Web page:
In Snedden's report, Spanier "explained that Gov. Corbett is an alumni of Lebanon Valley College [a private college], that Gov. Corbett is a strong supporter of the voucher system, wherein individuals can choose to utilize funding toward private eduction, as opposed to public education."
Corbett, Spanier told Snedden, "is not fond of Penn State, and is not fond of public higher education."
Spanier, Snedden wrote, "is now hearing that when the Penn State Board of Trustees was telling [Spanier] not to take action and that they [the Penn State Board of Trustees] were going to handle the situation, that the governor was actually exercising pressure on the [The Penn State Board of Trustees] to have [Spanier] leave."
The governor, Snedden said, "wants to be the most popular guy in Pennsylvania." But Spanier was fighting him politically, and Joe Paterno was a football legend.
Suddenly, the Penn State scandal came along, and Corbett could lobby the Penn State Board of Trustees to get rid of both Spanier and Paterno.
And suddenly Corbett starts showing up at Penn State Board of Trustees meetings, where the governor was a board member, but didn't usually bother to go. Only now Corbett "is the knight in shining armor," Snedden said. Because he's the guy cleaning up that horrible sex abuse scandal at Penn State.
"The wrong people are being looked at here," Snedden said about the scandal at Penn State. As far as Snedden was concerned, the board of trustees at Penn State had no reason to fire Spanier or Paterno.
""It's a political vendetta by somebody that has an epic degree of vindictiveness and will stop at nothing apparently," Snedden said about Corbett.
The whole thing is appalling," Snedden said. "It's absurd that somebody didn't professionally investigate this thing from the get-go."
As far as Snedden is concerned, the proof that the investigation was tampered with was shown in the flip-flop done by Cynthia Baldwin, Penn State's former counsel.
"You've got a clear indication that Cynthia Baldwin was doing whatever they wanted her to do," Snedden said about Baldwin's cooperation with the AG's office.
In her interview with Snedden, Baldwin called Spanier "a very smart man, a man of integrity." She told Snedden that she trusted Spanier, and trusted his judgment. This was true even during "the protected privileged period" from 2010 on, Baldwin told Snedden. While Baldwin was acting as Spanier's counsel, and, on the advice of her lawyer, wasn't supposed to discuss that so-called privileged period with Snedden.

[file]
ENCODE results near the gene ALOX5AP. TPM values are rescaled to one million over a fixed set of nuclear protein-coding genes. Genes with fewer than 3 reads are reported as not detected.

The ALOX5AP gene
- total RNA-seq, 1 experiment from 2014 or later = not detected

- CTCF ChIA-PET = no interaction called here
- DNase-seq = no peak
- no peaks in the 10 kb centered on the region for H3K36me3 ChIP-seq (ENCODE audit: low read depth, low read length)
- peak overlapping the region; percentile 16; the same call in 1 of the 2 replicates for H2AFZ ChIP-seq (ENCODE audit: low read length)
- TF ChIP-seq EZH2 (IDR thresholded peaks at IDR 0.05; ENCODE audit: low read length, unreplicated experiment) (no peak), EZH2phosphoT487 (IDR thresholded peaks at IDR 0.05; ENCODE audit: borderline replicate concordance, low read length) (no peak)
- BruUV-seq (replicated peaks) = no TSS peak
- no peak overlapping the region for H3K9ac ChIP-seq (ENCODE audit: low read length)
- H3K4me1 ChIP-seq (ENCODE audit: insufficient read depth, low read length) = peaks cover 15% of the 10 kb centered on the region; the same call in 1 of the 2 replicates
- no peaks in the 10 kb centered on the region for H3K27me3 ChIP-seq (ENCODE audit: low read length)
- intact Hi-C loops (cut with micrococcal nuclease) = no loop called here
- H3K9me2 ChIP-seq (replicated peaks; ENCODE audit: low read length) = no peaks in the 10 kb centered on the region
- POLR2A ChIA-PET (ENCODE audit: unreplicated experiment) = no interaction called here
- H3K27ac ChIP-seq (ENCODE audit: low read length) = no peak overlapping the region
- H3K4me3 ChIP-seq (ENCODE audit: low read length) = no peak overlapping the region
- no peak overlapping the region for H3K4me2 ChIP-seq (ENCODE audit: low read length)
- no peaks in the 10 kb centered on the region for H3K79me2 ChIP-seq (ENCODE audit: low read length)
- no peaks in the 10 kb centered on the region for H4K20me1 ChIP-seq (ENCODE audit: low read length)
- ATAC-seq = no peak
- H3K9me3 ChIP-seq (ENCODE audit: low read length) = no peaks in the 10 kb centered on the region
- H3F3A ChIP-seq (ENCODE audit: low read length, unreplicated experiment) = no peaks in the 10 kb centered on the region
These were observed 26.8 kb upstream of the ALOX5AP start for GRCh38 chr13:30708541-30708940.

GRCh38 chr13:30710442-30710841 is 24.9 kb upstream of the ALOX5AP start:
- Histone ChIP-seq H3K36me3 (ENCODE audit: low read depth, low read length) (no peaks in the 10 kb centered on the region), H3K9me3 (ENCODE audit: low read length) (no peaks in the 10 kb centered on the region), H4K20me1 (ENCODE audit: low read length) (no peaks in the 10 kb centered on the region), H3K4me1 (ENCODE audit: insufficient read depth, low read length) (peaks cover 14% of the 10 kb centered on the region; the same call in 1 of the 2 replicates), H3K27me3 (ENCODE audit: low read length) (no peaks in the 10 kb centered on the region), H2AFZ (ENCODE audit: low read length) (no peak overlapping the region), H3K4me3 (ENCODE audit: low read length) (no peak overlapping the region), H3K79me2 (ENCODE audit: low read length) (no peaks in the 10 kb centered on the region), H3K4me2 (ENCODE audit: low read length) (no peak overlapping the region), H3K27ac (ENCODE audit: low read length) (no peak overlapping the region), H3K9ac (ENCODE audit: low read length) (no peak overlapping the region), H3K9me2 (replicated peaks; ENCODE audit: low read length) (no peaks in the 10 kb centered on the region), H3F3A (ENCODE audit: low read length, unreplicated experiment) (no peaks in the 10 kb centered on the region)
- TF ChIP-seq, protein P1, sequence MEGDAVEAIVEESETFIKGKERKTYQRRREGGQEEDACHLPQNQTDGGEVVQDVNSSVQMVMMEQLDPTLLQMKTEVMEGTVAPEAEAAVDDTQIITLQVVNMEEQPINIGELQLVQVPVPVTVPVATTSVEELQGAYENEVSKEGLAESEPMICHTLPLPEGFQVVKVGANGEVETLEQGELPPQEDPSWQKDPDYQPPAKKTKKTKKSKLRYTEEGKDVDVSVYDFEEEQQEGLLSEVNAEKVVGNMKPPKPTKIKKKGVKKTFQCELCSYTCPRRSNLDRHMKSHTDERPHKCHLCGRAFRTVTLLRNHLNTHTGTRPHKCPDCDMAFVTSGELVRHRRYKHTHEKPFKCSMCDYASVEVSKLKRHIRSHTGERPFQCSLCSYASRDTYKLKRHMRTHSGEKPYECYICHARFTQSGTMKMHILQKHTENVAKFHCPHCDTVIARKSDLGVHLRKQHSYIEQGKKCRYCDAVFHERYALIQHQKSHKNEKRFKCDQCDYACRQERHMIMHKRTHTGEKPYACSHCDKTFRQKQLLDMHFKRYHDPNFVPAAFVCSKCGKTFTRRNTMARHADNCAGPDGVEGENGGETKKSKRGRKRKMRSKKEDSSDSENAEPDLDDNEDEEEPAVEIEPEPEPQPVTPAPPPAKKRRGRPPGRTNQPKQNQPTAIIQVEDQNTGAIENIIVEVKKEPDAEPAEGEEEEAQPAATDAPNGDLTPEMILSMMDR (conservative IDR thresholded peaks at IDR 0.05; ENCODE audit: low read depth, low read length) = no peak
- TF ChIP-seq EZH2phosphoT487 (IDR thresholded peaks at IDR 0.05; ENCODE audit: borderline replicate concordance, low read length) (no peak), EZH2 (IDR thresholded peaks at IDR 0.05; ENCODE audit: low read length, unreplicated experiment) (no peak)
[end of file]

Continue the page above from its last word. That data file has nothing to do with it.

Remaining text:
Baldwn subsequently became a cooperating witness who testified against Spanier, Curley and Schultz.
Another aspect of the hysterical rush to judgment by Penn State: the university paid out $93 million to the alleged victims of Sandusky, without vetting anybody. None of the alleged victims were deposed by lawyers; none were examined by forensic psychiatrists.
Instead, Penn State just wrote the checks, no questions asked. The university's free-spending prompted a lawsuit from Penn State's insurance carrier, the Pennsylvania Manufacturers Association Insurance Company.
So Snedden wrote a report that called for renewing Spanier's high-level security clearance. Because Snedden didn't find any evidence of a coverup at Penn State. Because there was nothing to cover up.
"The circumstances surrounding [Spanier's] departure from his position as PSU president do not cast doubt on [Spanier's] current reliability, trustworthiness or good judgment and do not cast doubt on his ability to properly safeguard national security information," Snedden wrote.
Meanwhile, the university paid $8.3 million for a report from former FBI Director Louie Freeh, who reached the opposite conclusion that Snedden did. Freeh found that there had been a top-down coverup of a sex crime at Penn State that was allegedly orchestrated by Spanier.